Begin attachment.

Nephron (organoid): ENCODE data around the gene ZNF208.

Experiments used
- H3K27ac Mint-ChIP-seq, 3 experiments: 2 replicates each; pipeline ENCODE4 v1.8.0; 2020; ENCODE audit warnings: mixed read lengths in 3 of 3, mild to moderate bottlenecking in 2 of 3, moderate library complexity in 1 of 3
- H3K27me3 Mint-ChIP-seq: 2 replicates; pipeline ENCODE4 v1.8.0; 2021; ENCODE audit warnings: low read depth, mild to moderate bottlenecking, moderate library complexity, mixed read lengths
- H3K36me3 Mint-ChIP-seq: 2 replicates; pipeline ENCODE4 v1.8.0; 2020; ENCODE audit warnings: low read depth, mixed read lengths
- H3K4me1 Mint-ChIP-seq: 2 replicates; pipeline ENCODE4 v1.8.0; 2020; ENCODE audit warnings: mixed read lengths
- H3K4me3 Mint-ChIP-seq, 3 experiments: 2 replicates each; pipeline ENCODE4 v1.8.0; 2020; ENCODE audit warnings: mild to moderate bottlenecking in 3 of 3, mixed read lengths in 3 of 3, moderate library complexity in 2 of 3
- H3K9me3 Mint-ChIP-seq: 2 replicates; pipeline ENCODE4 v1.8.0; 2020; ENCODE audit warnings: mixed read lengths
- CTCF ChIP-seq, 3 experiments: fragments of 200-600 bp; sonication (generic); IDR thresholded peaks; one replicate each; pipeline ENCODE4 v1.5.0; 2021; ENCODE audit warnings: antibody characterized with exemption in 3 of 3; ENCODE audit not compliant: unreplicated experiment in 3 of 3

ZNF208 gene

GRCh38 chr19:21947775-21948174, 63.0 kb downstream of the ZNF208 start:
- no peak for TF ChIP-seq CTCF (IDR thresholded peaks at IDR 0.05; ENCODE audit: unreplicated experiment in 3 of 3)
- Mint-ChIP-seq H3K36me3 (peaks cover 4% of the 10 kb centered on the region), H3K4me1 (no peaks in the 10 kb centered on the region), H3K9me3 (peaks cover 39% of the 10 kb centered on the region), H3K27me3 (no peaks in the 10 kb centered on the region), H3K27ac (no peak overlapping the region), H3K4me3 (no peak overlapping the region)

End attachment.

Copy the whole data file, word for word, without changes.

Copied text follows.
Nephron (organoid): ENCODE data around the gene ZNF208.

Experiments used
- H3K27ac Mint-ChIP-seq, 3 experiments: 2 replicates each; pipeline ENCODE4 v1.8.0; 2020; ENCODE audit warnings: mixed read lengths in 3 of 3, mild to moderate bottlenecking in 2 of 3, moderate library complexity in 1 of 3
- H3K27me3 Mint-ChIP-seq: 2 replicates; pipeline ENCODE4 v1.8.0; 2021; ENCODE audit warnings: low read depth, mild to moderate bottlenecking, moderate library complexity, mixed read lengths
- H3K36me3 Mint-ChIP-seq: 2 replicates; pipeline ENCODE4 v1.8.0; 2020; ENCODE audit warnings: low read depth, mixed read lengths
- H3K4me1 Mint-ChIP-seq: 2 replicates; pipeline ENCODE4 v1.8.0; 2020; ENCODE audit warnings: mixed read lengths
- H3K4me3 Mint-ChIP-seq, 3 experiments: 2 replicates each; pipeline ENCODE4 v1.8.0; 2020; ENCODE audit warnings: mild to moderate bottlenecking in 3 of 3, mixed read lengths in 3 of 3, moderate library complexity in 2 of 3
- H3K9me3 Mint-ChIP-seq: 2 replicates; pipeline ENCODE4 v1.8.0; 2020; ENCODE audit warnings: mixed read lengths
- CTCF ChIP-seq, 3 experiments: fragments of 200-600 bp; sonication (generic); IDR thresholded peaks; one replicate each; pipeline ENCODE4 v1.5.0; 2021; ENCODE audit warnings: antibody characterized with exemption in 3 of 3; ENCODE audit not compliant: unreplicated experiment in 3 of 3

ZNF208 gene

GRCh38 chr19:21947775-21948174, 63.0 kb downstream of the ZNF208 start:
- no peak for TF ChIP-seq CTCF (IDR thresholded peaks at IDR 0.05; ENCODE audit: unreplicated experiment in 3 of 3)
- Mint-ChIP-seq H3K36me3 (peaks cover 4% of the 10 kb centered on the region), H3K4me1 (no peaks in the 10 kb centered on the region), H3K9me3 (peaks cover 39% of the 10 kb centered on the region), H3K27me3 (no peaks in the 10 kb centered on the region), H3K27ac (no peak overlapping the region), H3K4me3 (no peak overlapping the region)